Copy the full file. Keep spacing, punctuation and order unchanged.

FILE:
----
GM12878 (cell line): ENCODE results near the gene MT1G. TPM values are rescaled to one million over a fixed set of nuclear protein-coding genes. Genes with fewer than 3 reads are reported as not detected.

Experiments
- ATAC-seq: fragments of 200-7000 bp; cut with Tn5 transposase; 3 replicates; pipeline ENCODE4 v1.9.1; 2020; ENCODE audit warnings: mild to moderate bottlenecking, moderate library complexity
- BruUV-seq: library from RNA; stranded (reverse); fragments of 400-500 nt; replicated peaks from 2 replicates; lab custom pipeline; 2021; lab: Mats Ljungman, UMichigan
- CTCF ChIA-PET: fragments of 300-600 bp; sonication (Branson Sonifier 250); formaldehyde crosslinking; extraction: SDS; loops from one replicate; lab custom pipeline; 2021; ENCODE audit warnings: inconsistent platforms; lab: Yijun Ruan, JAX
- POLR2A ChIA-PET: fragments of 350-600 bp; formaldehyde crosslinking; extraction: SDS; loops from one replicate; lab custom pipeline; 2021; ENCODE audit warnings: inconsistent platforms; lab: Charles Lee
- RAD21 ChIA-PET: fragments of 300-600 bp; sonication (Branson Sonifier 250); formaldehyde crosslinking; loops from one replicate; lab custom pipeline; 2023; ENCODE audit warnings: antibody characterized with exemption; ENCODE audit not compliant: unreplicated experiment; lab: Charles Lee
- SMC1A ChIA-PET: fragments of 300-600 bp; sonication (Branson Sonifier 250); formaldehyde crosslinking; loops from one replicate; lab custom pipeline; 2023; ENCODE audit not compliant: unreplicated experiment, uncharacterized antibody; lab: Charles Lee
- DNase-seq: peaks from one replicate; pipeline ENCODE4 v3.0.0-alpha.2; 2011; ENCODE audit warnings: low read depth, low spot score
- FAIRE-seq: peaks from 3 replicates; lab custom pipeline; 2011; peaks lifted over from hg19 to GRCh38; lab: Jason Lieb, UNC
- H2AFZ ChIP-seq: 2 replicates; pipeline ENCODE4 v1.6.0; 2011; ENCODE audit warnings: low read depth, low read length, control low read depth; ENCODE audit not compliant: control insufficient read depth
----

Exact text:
GM12878 (cell line): ENCODE results near the gene MT1G. TPM values are rescaled to one million over a fixed set of nuclear protein-coding genes. Genes with fewer than 3 reads are reported as not detected.

Experiments
- ATAC-seq: fragments of 200-7000 bp; cut with Tn5 transposase; 3 replicates; pipeline ENCODE4 v1.9.1; 2020; ENCODE audit warnings: mild to moderate bottlenecking, moderate library complexity
- BruUV-seq: library from RNA; stranded (reverse); fragments of 400-500 nt; replicated peaks from 2 replicates; lab custom pipeline; 2021; lab: Mats Ljungman, UMichigan
- CTCF ChIA-PET: fragments of 300-600 bp; sonication (Branson Sonifier 250); formaldehyde crosslinking; extraction: SDS; loops from one replicate; lab custom pipeline; 2021; ENCODE audit warnings: inconsistent platforms; lab: Yijun Ruan, JAX
- POLR2A ChIA-PET: fragments of 350-600 bp; formaldehyde crosslinking; extraction: SDS; loops from one replicate; lab custom pipeline; 2021; ENCODE audit warnings: inconsistent platforms; lab: Charles Lee
- RAD21 ChIA-PET: fragments of 300-600 bp; sonication (Branson Sonifier 250); formaldehyde crosslinking; loops from one replicate; lab custom pipeline; 2023; ENCODE audit warnings: antibody characterized with exemption; ENCODE audit not compliant: unreplicated experiment; lab: Charles Lee
- SMC1A ChIA-PET: fragments of 300-600 bp; sonication (Branson Sonifier 250); formaldehyde crosslinking; loops from one replicate; lab custom pipeline; 2023; ENCODE audit not compliant: unreplicated experiment, uncharacterized antibody; lab: Charles Lee
- DNase-seq: peaks from one replicate; pipeline ENCODE4 v3.0.0-alpha.2; 2011; ENCODE audit warnings: low read depth, low spot score
- FAIRE-seq: peaks from 3 replicates; lab custom pipeline; 2011; peaks lifted over from hg19 to GRCh38; lab: Jason Lieb, UNC
- H2AFZ ChIP-seq: 2 replicates; pipeline ENCODE4 v1.6.0; 2011; ENCODE audit warnings: low read depth, low read length, control low read depth; ENCODE audit not compliant: control insufficient read depth